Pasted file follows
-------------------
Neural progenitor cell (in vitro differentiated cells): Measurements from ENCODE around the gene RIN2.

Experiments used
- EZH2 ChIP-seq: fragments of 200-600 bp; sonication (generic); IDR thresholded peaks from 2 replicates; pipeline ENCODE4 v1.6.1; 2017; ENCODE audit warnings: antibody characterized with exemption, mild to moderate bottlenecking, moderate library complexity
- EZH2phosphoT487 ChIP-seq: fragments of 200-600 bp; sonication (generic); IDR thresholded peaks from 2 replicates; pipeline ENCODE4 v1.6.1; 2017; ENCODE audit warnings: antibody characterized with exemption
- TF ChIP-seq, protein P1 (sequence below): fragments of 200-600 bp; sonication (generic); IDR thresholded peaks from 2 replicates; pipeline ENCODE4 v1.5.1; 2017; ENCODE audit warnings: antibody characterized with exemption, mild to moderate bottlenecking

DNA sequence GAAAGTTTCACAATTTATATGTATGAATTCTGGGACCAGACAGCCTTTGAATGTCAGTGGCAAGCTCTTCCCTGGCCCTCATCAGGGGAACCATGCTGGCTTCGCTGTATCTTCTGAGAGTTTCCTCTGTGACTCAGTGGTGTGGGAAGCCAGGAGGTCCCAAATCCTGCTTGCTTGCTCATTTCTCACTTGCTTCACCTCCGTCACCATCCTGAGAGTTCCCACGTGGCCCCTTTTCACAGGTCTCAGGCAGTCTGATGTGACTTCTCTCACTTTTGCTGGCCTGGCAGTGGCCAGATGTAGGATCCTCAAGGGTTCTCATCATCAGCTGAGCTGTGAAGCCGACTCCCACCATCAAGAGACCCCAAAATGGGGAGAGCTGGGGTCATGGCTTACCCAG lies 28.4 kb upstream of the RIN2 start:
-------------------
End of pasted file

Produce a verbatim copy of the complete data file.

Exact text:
Neural progenitor cell (in vitro differentiated cells): Measurements from ENCODE around the gene RIN2.

Experiments used
- EZH2 ChIP-seq: fragments of 200-600 bp; sonication (generic); IDR thresholded peaks from 2 replicates; pipeline ENCODE4 v1.6.1; 2017; ENCODE audit warnings: antibody characterized with exemption, mild to moderate bottlenecking, moderate library complexity
- EZH2phosphoT487 ChIP-seq: fragments of 200-600 bp; sonication (generic); IDR thresholded peaks from 2 replicates; pipeline ENCODE4 v1.6.1; 2017; ENCODE audit warnings: antibody characterized with exemption
- TF ChIP-seq, protein P1 (sequence below): fragments of 200-600 bp; sonication (generic); IDR thresholded peaks from 2 replicates; pipeline ENCODE4 v1.5.1; 2017; ENCODE audit warnings: antibody characterized with exemption, mild to moderate bottlenecking

DNA sequence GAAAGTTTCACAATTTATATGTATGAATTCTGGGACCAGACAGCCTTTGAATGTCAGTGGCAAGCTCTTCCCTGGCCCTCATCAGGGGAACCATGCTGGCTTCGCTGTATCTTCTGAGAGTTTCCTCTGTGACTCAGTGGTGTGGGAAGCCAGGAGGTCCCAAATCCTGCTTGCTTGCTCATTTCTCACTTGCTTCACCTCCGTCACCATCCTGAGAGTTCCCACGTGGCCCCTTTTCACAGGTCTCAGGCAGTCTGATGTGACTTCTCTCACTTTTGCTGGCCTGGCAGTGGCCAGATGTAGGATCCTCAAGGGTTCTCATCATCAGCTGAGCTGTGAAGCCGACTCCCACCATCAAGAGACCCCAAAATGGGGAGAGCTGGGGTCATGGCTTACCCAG lies 28.4 kb upstream of the RIN2 start: